Security Glossary of Terms
Adware is the name for a function within certain software to provide advertising to customers as they use the software, in order to offset the software development costs. Adware is often confused with spy ware and malware, which have potentially malicious effects.
Anti-virus protection software detects, repairs, cleans, or removes virus-infected files. Some anti-virus products also detect and remove spy ware, malware, Trojan Horses and other malicious software from your computer. Anti-virus software is usually included with most computer systems and must be regularly updated to be effective.
A firewall is a software or hardware device that limits access to a website, network or computer. Personal firewalls for home or business use are inexpensive and can limit unauthorized access to your home or work computer.
Malware (or malicious software)
Malware, or malicious software, is intentionally introduced into a computer system for the distinct purpose of causing harm or loss to the computer system or its data, or to be used as a platform to attack other computers. Malware can be unintentionally installed by clicking a button on a pop-up window or visiting a malicious website. Malware can change system parameters, install additional harmful software and may be difficult for you to remove from your system.
A patch is an update to computer software or a web browser that may fix bugs, add new features or close security holes. Most software vendors release browser or operating system security patches regularly, so periodic maintenance is required to ensure sound system security.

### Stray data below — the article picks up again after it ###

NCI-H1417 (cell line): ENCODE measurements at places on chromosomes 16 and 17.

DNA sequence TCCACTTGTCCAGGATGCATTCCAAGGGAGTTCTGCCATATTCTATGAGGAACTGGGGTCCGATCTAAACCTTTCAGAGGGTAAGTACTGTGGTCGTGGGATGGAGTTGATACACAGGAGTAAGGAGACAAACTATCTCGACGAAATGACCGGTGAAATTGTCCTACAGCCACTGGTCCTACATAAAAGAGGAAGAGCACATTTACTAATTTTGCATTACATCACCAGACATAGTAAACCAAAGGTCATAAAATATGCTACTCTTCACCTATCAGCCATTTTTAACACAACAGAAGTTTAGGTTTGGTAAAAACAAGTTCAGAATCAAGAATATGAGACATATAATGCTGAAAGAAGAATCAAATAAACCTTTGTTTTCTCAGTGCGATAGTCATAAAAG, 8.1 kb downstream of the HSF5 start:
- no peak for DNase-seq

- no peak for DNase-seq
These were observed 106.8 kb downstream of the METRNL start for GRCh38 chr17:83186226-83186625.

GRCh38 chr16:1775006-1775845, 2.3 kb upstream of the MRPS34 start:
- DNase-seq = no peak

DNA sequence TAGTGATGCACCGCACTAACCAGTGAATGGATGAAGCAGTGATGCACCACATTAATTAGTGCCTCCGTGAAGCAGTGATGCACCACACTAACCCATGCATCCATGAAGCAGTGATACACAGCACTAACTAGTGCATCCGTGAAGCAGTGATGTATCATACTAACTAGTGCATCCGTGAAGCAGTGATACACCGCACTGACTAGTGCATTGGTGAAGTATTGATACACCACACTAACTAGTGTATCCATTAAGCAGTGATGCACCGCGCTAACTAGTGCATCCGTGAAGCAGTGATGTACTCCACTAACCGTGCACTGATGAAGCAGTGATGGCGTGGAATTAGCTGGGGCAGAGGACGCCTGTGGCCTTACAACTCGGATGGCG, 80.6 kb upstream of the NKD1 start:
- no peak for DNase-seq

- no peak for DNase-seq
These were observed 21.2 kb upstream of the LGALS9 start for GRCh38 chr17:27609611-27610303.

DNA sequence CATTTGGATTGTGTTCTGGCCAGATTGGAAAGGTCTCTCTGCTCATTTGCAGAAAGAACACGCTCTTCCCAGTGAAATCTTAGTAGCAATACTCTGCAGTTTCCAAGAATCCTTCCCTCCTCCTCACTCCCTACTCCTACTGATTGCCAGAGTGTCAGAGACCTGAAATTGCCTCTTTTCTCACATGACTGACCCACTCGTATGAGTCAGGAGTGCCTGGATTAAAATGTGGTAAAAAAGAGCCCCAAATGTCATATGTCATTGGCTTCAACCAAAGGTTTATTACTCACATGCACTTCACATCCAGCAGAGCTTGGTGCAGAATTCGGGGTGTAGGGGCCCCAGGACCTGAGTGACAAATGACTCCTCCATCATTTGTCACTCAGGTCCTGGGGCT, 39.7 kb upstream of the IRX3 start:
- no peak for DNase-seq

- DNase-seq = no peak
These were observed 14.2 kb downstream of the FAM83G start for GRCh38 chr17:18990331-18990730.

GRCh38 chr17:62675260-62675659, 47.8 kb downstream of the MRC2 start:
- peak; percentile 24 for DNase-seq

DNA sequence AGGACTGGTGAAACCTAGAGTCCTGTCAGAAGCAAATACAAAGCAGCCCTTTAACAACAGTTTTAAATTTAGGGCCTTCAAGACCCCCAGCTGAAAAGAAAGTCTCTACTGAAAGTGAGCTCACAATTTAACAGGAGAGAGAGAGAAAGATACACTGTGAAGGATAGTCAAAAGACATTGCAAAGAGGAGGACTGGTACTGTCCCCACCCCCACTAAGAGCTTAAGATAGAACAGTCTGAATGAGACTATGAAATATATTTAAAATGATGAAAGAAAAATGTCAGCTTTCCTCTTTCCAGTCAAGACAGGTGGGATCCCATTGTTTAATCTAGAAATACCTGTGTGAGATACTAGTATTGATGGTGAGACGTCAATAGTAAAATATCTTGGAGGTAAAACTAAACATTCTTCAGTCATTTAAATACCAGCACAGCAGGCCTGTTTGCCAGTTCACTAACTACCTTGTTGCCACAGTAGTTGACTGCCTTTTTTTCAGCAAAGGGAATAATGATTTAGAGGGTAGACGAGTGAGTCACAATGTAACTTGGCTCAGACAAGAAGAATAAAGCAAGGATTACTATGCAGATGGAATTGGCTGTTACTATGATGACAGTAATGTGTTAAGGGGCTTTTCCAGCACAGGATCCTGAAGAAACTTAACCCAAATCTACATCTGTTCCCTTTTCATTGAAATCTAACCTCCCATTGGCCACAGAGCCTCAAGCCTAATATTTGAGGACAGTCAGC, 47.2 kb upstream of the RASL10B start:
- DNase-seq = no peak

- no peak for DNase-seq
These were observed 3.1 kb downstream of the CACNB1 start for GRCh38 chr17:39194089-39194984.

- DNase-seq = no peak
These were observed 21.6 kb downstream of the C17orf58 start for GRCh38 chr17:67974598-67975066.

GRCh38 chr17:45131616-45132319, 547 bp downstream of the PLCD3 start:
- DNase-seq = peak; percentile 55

Pharming is a variation of phishing which uses Internet vulnerabilities to send visitors trying to get to the target website to a website which is managed by the attackers. Once on the fraudulent site, the visitor will be asked to submit confidential information, and the attackers will capture this information for illegal use.
Phishing is a type of scam with the intent of capturing personal information such as Social Security numbers, online banking user identification numbers, debit and credit card account numbers, and passwords. The user is typically sent an e-mail which appears to be legitimate, asking the user to click a link to a web page. The page may appear to be from a legitimate website and the attacker will ask the user for their debit card number, PIN, Social Security number, etc. A variant of phishing instructs the user to call a certain 1-800 number to verify account information instead of visiting a website.
“Shoulder surfing” is the practice of peering at somebody’s PIN or password to gain illegal access to their personal information.
Spam is unsolicited e-mail, often commercial in nature, sent indiscriminately to multiple mailing lists, individuals, or newsgroups – electronic junk mail. The Can-Spam Act of 2003 requires spam messages to be labeled and requires an opt-out process. Spam is usually blocked by anti-spam software, which must be regularly updated to be effective.
Spy ware is software that may appear as adware, but which is generally used to monitor use of the computer in some way without the users’ knowledge or consent. Spy ware can potentially record keystrokes, browser history, passwords, and other confidential and private information and report these back to a third party using the Internet. Spy ware can also deliver spam or advertising without your notice and consent. Certain anti-virus programs can detect and remove spy ware.
Trojan Horse programs
Trojan Horse programs appear to be a game, video, music file or a useful program that instead install a malicious program on the target’s computer. Many anti-virus programs will detect and remove Trojan Horse programs, but must be regularly updated to be effective.
Also known as “voice phishing,” vishing uses the either a combination of e-mail and telephone or an automated answering service to trick you into providing your personal information.